Finally, oiled cultures can be stored at room temperature. But better viability is obtained when stored at lower temperatures (15 C).Note: The depth of oil of 1 cm is fairly critical, as the oxygen transmission by layers of mineral oil in excess of 1 cm becomes less favorable. If less oil is used, strands of mycelium may be exposed which allows the cultures to dry out. If the bottles or screw capped tubes are used, the rubber liners should be removed form the caps as the oil tends to dissolve the rubber and this can be toxic to the culture. This method has following advantages: i. Practically all bacterial species or strains tested live longer under oul than in the control tubes without oil. Some bacterial species have been preserved satisfactorily for 15-20 years. ii. Transplants may be prepared when desired without affecting the preservation of the stock cultures. iii. The method is especially advantageous when working with unstable variants where occasional transfers to fresh media or growth in mass cultures results in changes in the developmental stages of the strains. iv. This method also appears to be an ideal method of storage for a busy laboratory with limited funds and a relatively small collection. Soil culture (Soil stock):Sterile soil has found wide use for the stock culture maintenance of microorganisms that form spores. This method is particularly applied for the preservation of sporing microbes specially fungi. In fact, microorganisms that do not form spores also will survive in sterile soil, bur they may die out unexpectedly after a period of time. Soil stocks are prepared as follows: i. A mixture of soil (20 %), sand (78%) and calcium carbonate (2%) is prepared and distributed into tubes (a few grams per tube). They are sterilezed for 8-15 hours at 130C and then cooled. ii. A small volume of thick suspension of spores or of an actively growing culture is then added to the sterile soil and incubated till good growth. iii. The inoculated tubes are kept in desiccators under vacuum. The reason behind this is to evaporate the excess water. Then the tubes are sealed. iv. Soil stocks, thus prepared are stored at room temperatures with cotton plugs or screw caps protected from dust. These cultures can be stored in refrigerators at about 5-8 C temperature. Lyophilization or freezedrying: Lyophilization is the most satisfactory method of long-term preservation of microorganisms. It is universally used for the preservation of bacteria, viruses, fungi, sera, toxins, enzymes and other biological materials. Lyophilization is the most popular form of suspended metabolism. It consists of drying of cultures or a spore suspension from the frozen state under reduced pressure. This can be accomplished in several ways. The major steps involve in this techniques are: i. A thick cell or spore suspension is prepared in a suitable protective medium (10% skimmed milk or bovine serum, 5% inositol in distilled water). ii. Using sterile techniques, this thick suspension is distributed in small quantities into glass ampoules. iii. These ampoules are subjected to deep-freezing by keeping the cultures at lower temperature (-20C). iv. Then the chilled ampoules are connected with a high vacuum system usually incorporating a desiccant (e.g. phosphorous pentoxide, silica gel or a freezing trap), and immersed into a freezing mixture of dry ice and alcohol (-78C). v. The vacuum pump is turned on and the ampoules are evacuated till drying is complete. vi. Freeze dried ampoules are then immediately sealed off and stored under refrigeration. If properly prepared and stored, most lyophilized cultures will remain viable for long periods (> 20 yrs.), without the occurrence of genetic changes. When needed, the cultures are recovered from the ampoules by suspending the lyophilized cells in a minimal amount of growth medium and then incubating. Advantages of lyophilization: i. As the ampoules are sealed there is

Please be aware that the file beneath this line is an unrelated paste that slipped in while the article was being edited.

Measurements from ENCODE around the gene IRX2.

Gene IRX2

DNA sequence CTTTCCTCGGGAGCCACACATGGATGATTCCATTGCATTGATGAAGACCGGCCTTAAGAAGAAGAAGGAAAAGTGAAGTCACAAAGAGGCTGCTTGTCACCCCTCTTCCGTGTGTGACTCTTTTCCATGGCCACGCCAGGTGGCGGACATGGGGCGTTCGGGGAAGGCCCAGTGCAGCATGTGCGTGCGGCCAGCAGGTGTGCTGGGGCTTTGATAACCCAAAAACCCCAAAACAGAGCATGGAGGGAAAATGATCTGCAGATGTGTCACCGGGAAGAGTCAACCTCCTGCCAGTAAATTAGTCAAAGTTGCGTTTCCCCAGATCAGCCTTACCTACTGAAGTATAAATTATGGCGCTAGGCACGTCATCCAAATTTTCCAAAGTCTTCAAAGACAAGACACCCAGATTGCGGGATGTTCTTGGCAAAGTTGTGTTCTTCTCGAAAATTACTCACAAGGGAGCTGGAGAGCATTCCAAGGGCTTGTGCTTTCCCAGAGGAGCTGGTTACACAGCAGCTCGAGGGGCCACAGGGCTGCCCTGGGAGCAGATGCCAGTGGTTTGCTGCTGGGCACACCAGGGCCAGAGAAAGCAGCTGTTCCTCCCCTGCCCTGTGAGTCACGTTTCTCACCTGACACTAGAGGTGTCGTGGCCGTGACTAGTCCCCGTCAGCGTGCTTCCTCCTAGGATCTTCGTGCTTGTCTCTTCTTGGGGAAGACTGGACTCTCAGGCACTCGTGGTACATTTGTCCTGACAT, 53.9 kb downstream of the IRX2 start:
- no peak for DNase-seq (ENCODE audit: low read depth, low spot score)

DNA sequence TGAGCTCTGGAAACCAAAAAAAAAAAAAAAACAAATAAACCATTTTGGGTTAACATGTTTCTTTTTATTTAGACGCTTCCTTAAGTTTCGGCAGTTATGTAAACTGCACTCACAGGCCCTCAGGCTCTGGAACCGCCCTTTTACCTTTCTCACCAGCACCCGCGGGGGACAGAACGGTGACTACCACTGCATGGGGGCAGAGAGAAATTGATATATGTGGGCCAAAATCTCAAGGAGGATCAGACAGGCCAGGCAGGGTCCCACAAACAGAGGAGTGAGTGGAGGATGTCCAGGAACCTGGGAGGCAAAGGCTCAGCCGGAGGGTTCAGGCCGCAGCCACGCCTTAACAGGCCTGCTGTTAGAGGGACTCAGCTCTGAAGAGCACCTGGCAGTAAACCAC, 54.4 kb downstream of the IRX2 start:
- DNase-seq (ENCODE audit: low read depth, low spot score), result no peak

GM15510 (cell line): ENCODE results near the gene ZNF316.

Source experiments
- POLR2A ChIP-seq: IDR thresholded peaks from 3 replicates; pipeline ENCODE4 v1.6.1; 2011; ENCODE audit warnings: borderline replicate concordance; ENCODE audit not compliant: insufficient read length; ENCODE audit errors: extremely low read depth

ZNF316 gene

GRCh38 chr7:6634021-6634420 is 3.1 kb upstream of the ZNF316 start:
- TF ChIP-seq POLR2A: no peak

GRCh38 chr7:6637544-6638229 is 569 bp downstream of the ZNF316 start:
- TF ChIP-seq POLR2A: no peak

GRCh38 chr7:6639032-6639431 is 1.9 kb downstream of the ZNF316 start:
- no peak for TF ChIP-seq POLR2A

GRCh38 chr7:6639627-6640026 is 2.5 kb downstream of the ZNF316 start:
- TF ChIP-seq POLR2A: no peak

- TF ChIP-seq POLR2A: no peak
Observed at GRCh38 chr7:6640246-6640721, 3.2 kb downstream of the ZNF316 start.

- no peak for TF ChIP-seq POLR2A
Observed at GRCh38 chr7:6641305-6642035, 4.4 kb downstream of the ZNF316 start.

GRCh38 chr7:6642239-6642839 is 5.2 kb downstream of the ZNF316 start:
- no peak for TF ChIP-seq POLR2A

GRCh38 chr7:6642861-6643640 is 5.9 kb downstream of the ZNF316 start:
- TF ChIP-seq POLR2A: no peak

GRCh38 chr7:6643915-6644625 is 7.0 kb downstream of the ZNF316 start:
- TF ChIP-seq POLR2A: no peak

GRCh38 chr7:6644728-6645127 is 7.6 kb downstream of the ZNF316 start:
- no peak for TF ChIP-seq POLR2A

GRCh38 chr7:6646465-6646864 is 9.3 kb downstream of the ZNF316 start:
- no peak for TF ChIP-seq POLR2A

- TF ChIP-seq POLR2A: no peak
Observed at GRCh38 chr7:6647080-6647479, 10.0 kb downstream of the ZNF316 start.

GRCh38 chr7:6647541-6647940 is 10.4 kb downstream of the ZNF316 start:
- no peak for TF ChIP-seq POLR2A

no risk of contamination of infection with mites. ii. The prepared ampoules are easily stored, they are not readily broken and most species remain viable for many years. iii. There is less opportunity for the cultures to undergo changes in characteristics (i.e. they remain unchanged during storage period). iv. Owing to the small size of glass ampoules, hundreds of lyophilized cultures can be stored in a small storage space. In addition to this, the ampoules size makes them ideal for postage. v. Lyophilization cuts down the number of transfers. Liquid nitrogen storage: This method is also called as Cryogenic storage. It is like lyophilization, a satisfactory method for the long-term preservation of microorganisms. It has also been successful with many specimens which cannot be preserved by lyophilization. The maintenance of microbes is done by suspended metabolism. Life is regarded as Stand still at 130C and below, so at the temperature of liquid nitrogen (-196C), provided the cultures survive the treatment, the period of preservation should be indefinite. Thus, long-term preservation without any change in the cultural characteristics is now attainable. Major steps involved in the methods are: i. The culture to be maintained is suspended (thick suspension) as a cell or spore suspension in 10% glycerol. ii. This thick suspension in glycerol is distributed into ampoules (resistant to cold-shock). iii. Ampoules filled with a culture suspension are frozen (at the rate of about 1C per minute to 20 to 35C) and are sealed. iv. The frozen ampoules are then clipped on metal (aluminium) canes, one above the other and six to each cane. The canes in turn are packed in metal boxes or canisters (aluminium), which holds about 20 canes. These are perforated to allow the free running of the liquid nitrogen. v. The cultures are revived by removing form the container rapidly thawing and culturing them in the usual manner. Advantages: i. It is effective method of preservation ii. No subculturing is required iii. The cultural characteristics remain unchanged. iv. The ampoules are not open to contamination or infection by mites, since they are sealed. v. The living material of a type, which would not normally grow in a culture and would not be preserved in a culture collection, can be retained in a viable state. Regardless of the method or methods chosen for preservation of primary stock cultures, it is of utmost importance that good, descriptive records be kept on these cultures and that the cultures be well labeled. If little is known or recorded about a newly isolated microbial strain, we cannot hope to be able to recognize changes that may have occurred in that culture after prolonged storage period.